The OAS General Assembly adopted this treaty at its 24th regular period of sessions in Belém do Pará, Brazil. This instrument defines in detail the forms of violence against women, including physical, sexual, and psychological violence, based on gender, whether in the public or private sphere, and establishes that all women have the right to a life free from violence, in addition to all the human rights enshrined by the regional and international instruments. Furthermore, the Belém do Pará Convention establishes that the right of women to be free from violence includes, among others, their right to be free from all forms of discrimination. The State parties to this instrument agree to condemn all forms of violence against women and to investigate, prosecute, and punish such acts of violence with due diligence; accordingly they must both adopt policies and take specific measures aimed at preventing, punishing, and eradicating such violence against women.
Convention on Forced Disappearance of Persons
Adoption: June 9, 1994. Entry into force: March 28, 1996
During its 24th regular session held in Belém do Pará, Brazil, the General Assembly of the OAS approved this convention. This instrument is the first internationally to refer specifically to this complex form of human rights violation. In this treaty the States parties undertake not only to refrain from practicing, allowing, or tolerating forced disappearance, but also to punish the perpetrators, accomplices, and accessories of this crime in their respective jurisdictions. The States undertake to adopt the legislative measures necessary for defining forced disappearance as a crime and to cooperate among themselves to contribute to preventing, punishing, and eradicating this crime. This treaty also includes the crime of forced disappearance among those that justify extradition, so as to keep persons accused of this crime from evading the action of the judicial authorities by fleeing to the territory of another State party. It also recognizes the authority of the Commission to adopt precautionary measures in cases of forced disappearance.
Convention on the Elimination of All Forms of Discrimination
against Persons with Disabilities
Adoption: June 7, 1999. Entry into force: September 14, 2001
At its 29th regular session held in Guatemala City, the OAS General Assembly adopted this treaty. The objectives of this instrument are to prevent and to eliminate all forms of discrimination against persons with disabilities, as well as to foster the full integration of these persons to society. A Committee for the Elimination of all Forms of Discrimination against Persons with Disabilities, made up of one representative designated by each State party, is to be established to monitor compliance with the commitments acquired under this Convention.
Adoption: September 11, 2001
This Charter, approved by a special session of the OAS General Assembly, reaffirms that the promotion and protection of human rights is a basic prerequisite for the existence of a democratic society, and that democracy is indispensable for the effective exercise of fundamental freedoms and human rights, which are universal, indivisible and interdependent. The Inter-American Democratic Charter establishes in its Article 8 that any person who considers that his or her human rights have been violated may lodge a complaint or petition before the inter-American system for the protection and promotion of human rights.
The Declaration of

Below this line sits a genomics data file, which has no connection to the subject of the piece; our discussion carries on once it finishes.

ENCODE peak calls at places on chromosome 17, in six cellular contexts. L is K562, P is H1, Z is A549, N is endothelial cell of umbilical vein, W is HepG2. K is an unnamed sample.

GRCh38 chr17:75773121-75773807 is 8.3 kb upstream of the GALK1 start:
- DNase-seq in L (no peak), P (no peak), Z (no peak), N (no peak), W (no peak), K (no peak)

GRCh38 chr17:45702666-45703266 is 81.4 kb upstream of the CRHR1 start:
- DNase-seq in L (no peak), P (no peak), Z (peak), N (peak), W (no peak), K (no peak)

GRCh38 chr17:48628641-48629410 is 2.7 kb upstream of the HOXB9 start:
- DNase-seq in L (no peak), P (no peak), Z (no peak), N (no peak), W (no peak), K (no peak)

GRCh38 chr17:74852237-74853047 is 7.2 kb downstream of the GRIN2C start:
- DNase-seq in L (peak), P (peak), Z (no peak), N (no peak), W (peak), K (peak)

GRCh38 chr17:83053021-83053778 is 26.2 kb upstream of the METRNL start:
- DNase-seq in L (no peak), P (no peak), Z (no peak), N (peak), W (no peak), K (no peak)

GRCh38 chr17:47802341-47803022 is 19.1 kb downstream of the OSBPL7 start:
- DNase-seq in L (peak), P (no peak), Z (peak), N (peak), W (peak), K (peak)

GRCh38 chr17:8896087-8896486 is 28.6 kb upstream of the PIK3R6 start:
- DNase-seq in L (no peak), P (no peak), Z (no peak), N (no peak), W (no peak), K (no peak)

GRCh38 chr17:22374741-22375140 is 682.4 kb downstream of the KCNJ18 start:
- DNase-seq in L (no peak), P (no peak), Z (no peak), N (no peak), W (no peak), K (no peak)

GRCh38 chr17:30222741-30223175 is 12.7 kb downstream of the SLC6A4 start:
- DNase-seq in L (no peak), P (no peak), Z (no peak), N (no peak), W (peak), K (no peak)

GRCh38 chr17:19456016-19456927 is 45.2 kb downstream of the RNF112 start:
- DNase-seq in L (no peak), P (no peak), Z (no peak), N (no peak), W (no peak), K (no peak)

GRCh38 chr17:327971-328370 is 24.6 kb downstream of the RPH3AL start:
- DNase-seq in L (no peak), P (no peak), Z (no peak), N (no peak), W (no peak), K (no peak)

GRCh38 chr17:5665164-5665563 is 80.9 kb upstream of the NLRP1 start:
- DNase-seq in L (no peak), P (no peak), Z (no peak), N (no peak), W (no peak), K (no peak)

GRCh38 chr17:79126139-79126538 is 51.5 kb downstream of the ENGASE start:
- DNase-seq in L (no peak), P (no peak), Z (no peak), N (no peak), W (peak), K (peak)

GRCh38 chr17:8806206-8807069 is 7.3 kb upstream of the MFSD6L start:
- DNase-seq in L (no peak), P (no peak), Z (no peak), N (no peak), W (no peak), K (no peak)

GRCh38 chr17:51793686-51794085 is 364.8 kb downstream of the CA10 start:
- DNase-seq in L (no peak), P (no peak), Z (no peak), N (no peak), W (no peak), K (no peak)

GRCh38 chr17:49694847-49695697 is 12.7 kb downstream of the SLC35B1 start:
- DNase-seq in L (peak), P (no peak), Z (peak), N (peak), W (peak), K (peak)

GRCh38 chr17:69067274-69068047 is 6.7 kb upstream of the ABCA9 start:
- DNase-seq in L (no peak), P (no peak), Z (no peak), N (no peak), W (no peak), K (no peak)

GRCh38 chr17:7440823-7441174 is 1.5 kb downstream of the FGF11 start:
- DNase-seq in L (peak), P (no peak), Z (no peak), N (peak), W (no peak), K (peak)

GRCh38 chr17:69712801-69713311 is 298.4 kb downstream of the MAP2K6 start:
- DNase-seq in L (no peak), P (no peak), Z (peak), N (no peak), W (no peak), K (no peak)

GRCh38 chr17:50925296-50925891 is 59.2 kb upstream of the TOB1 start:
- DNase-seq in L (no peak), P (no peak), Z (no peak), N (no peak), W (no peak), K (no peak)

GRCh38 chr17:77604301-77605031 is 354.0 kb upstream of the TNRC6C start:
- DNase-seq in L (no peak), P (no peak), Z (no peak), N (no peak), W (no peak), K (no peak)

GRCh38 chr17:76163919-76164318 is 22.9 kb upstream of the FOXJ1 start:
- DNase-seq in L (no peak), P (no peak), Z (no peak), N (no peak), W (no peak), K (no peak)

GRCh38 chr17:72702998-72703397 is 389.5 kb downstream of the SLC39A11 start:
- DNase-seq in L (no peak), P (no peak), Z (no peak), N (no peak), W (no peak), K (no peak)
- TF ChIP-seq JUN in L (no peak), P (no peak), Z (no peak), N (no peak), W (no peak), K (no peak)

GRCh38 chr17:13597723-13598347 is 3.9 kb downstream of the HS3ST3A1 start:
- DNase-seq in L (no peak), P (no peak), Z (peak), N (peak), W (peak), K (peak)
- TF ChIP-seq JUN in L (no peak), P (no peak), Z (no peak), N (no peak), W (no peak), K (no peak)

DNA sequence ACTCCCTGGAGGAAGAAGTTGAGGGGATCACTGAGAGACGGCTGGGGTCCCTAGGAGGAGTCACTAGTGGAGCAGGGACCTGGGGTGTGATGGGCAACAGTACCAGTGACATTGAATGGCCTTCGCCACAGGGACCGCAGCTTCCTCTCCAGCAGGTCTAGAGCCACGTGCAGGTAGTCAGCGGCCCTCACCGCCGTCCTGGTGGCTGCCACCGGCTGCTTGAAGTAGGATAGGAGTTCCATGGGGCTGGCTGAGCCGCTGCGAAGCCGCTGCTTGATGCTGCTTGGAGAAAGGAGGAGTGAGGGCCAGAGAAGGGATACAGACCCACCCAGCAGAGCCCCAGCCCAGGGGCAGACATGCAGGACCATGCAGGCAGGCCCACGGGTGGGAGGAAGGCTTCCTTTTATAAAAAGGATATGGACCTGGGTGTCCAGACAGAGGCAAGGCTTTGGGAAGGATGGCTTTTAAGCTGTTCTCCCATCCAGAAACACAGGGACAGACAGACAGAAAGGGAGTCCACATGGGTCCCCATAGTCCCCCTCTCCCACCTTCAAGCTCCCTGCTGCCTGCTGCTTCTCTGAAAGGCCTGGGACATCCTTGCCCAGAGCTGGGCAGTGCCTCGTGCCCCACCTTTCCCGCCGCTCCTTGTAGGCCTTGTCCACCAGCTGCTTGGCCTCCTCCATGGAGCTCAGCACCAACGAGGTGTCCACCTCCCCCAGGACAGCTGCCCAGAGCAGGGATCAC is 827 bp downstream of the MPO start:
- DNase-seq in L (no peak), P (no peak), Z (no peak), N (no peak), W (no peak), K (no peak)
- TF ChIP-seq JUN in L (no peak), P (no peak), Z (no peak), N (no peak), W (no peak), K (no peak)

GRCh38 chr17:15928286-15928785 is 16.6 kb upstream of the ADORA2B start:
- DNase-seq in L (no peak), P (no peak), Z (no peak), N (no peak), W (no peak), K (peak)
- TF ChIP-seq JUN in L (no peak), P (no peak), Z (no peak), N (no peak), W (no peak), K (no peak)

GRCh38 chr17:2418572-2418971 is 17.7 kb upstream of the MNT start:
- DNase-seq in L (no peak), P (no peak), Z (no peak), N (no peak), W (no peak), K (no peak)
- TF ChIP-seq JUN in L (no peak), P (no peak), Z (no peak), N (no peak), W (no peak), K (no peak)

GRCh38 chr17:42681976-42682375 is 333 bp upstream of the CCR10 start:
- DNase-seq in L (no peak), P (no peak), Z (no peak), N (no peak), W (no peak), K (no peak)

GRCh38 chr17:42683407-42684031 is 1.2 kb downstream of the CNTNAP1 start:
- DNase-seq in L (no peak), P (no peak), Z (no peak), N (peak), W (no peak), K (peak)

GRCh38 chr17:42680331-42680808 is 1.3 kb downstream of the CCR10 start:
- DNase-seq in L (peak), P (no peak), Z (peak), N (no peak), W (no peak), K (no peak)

Principles on Freedom of Expression
Adopted by the IACHR at its 108th Regular Period of Sessions, held on October 2 – 20, 2000
After an extensive debate with various civil society organizations, the Commission adopted this declaration, based on a proposal prepared for by the then newly established Special Rapporteurship on Freedom of Expression. This Declaration includes principles related to the protection of the right to freedom of expression, in light of the interpretation of Article 13 of the American Convention and international standards. It includes the following principles: the right to seek, receive, and disseminate information and opinions freely; the right of every person to have access to information about himself or herself, or his or her assets, expeditiously and not onerously, whether in public or private records; the stipulation that prior censorship, interference, or direct or indirect pressure that restricts the right to freedom of expression should be prohibited by law; principles related to the plurality and diversity of media; among others.
Principles and Best
Practices on the Protection of Persons Deprived of Liberty in the Americas
Adopted by the IACHR at its 131th Regular Period of Sessions, held on March 3 – 14, 2008
This document establishes a series of principles concerning persons subject to a regime of “deprivation of liberty.” According to this instrument “deprivation of liberty” is “[a]ny form of detention, imprisonment, institutionalization, or custody of a person in a public or private institution which that person is not permitted to leave at will, by order of or under de facto control of a judicial, administrative or any other authority for reasons of humanitarian assistance, treatment, guardianship, protection, or because of crimes or legal offenses.” Accordingly, the definition encompasses not only those deprived of their liberty because of crimes or infringements or non compliance with the law, but also those persons who are under the custody and supervision of other institutions, where their freedom to leave at will is restricted. Among the principles indicated in this instrument are those general principles (humane treatment, equality and non-discrimination, due process of law, among others), those related to the conditions of detention of persons deprived of liberty (health, food, drinking water, accommodation, hygienic conditions and clothing, measures against overcrowding, contact with the outside world, work, and education, among others), and, finally, the principles related to the systems of deprivation of liberty.